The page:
Posted on Friday, October 24th, 2014 by David Chen
I saw Birdman Wednesday night at an advanced screening in downtown Seattle. I don’t think my audience knew what to make of it. It definitely suffers from many of the issues that Alejandro Gonzalez Innaritu’s films typically fall prey to: overwrought dialogue; characters who serve as symbols or ideas nothing more; and a bit too much fixation on misery and regret.
Still, I loved Birdman and can’t stop thinking about it. Hit the jump for my video review, and share your thoughts on the film in the comments below.
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Sure, we’re looking forward to superhero movies from Marvel and DC in the coming months and years, but one of the most intriguing comes from a very unlikely source. Director Alejandro González Iñárritu, best known for serious fare like Amores Perros, 21 Grams and Babel, blends drama with heroics in Birdman.
This isn’t a conventional superhero movie. In fact, it’s not really a superhero movie at all. But it does use lots of those conventions to tell the story of an actor (Michael Keaton) who once played a superhero and is struggling to mount a new play. Co-starring Emma Stone, Edward Norton, Naomi Watts, Amy Ryan and Zach Galifianakis, Birdman open October 17.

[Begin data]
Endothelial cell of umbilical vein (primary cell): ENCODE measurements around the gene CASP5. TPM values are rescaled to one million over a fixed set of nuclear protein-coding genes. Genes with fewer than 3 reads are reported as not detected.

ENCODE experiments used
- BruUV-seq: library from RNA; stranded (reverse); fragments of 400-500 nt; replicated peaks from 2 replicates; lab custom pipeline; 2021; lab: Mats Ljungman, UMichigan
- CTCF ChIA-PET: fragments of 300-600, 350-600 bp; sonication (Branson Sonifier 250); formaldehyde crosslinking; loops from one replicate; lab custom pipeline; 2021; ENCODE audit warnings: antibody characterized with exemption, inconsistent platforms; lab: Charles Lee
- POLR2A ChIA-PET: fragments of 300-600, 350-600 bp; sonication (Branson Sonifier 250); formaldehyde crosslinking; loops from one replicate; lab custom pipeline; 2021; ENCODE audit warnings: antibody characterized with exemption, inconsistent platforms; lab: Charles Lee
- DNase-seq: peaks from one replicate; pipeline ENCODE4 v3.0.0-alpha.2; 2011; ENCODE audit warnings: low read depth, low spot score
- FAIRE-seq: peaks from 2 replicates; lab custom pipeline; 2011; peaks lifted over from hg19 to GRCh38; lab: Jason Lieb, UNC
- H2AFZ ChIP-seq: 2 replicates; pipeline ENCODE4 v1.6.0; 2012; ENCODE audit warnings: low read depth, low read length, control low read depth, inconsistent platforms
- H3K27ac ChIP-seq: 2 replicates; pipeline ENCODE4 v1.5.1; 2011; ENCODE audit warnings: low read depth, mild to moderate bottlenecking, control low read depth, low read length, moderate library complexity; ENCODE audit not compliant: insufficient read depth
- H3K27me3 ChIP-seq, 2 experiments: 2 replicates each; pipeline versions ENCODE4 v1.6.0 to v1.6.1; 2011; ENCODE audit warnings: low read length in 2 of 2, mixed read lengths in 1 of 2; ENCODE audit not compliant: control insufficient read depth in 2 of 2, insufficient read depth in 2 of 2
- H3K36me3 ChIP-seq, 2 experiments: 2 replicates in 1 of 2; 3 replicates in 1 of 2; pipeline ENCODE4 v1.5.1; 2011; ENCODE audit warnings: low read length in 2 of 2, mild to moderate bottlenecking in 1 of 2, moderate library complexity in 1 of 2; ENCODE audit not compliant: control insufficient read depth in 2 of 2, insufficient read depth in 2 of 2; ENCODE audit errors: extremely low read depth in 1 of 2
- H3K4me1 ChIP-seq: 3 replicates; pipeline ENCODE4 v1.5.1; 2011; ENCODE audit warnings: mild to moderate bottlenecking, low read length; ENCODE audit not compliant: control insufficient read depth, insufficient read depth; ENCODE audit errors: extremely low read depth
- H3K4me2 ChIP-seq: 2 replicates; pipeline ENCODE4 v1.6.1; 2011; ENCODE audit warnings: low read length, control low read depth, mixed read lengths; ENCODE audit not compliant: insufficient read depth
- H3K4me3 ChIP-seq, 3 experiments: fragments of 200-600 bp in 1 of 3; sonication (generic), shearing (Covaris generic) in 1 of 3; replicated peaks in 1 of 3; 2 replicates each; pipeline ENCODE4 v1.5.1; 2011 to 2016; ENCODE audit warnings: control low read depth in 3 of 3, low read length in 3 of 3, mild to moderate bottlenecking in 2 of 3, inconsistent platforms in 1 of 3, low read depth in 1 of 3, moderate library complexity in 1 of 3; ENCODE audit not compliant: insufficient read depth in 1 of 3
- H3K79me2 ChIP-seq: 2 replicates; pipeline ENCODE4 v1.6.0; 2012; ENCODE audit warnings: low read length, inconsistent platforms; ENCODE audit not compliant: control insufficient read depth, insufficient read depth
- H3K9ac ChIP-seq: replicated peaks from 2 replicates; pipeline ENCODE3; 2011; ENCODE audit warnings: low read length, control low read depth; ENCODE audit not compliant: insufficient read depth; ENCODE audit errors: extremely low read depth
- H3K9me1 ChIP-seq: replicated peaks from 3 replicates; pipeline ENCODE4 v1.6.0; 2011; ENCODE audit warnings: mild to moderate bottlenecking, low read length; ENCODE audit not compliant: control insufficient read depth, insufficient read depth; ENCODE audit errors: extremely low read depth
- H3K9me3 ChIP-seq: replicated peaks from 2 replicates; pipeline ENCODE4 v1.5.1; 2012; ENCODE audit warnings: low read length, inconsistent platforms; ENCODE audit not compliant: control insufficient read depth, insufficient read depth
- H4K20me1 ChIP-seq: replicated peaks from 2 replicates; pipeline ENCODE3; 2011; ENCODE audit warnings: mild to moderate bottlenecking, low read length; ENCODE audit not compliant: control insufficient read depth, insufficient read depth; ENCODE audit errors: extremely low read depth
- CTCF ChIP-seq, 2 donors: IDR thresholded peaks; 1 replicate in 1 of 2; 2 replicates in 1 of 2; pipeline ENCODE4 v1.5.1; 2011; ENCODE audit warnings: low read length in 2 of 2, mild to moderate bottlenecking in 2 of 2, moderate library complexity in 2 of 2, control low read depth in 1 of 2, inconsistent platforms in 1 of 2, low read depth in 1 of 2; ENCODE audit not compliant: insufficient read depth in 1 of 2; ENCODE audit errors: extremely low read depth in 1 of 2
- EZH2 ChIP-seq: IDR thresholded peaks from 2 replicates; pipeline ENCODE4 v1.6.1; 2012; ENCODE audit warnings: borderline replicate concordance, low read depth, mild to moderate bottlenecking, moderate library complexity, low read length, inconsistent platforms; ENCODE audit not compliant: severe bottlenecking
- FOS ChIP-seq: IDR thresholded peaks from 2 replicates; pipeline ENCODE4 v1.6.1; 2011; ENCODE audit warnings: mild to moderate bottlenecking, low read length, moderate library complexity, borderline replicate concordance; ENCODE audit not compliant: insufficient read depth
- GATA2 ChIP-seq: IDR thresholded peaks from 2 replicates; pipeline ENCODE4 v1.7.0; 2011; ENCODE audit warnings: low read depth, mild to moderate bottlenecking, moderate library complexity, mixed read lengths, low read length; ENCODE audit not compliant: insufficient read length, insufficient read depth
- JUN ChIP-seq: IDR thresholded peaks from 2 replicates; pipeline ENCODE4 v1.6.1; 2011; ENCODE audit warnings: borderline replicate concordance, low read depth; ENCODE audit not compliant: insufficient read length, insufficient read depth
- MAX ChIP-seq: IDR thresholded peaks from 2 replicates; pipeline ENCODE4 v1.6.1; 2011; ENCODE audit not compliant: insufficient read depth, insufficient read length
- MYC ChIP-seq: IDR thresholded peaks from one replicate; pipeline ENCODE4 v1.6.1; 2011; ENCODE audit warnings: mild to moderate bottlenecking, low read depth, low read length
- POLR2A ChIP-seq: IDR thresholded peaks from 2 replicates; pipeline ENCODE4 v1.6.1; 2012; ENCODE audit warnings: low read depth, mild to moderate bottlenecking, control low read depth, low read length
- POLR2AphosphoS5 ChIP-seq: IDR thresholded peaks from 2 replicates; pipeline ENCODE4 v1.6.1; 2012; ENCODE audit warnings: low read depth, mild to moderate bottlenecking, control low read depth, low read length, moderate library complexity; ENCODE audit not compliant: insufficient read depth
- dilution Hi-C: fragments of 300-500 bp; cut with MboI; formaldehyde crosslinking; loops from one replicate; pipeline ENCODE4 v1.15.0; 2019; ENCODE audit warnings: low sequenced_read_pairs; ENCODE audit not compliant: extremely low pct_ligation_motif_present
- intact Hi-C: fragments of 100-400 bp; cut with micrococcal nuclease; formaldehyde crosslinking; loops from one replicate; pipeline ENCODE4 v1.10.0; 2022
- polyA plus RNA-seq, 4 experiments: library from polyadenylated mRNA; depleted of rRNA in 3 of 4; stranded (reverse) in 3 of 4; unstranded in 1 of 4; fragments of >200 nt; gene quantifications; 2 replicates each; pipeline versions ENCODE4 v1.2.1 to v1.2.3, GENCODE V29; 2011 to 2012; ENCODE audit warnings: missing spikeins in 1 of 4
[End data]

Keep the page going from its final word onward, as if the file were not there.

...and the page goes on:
Check out the first Birdman trailer below. Read More »
Rodrigo Garcia is going to direct an ensemble drama titled Mother and Child. Why should you care? Here are a few reasons:
- The movie is being produced by “The Three Amigos”, Alfonso Cuaron (Children of Men), Guillermo del Toro (Pan’s Labyrinth) and Alejandro Gonzalez (Babel)
- The film is based on an original screenplay by Garcia, who developed and wrote the hit HBO series In Treatment
- Rodrigo made a name for himself as a cinematographer, and went on to direct episodes of Six Feet Under, Carnivale, In Treatment and The Sopranos, also Gia (which starred Angelina Jolie), the 2005 film Nine Lives, and Things You Can Tell Just by Looking at Her.
So what is the movie about? The story follows the intersecting lives of a 50-year-old woman, the daughter she gave up for adoption 35 earlier and a black woman who is looking to adopt a baby. Production on the $4.5 million film is set to begin late December or early January in Los Angeles.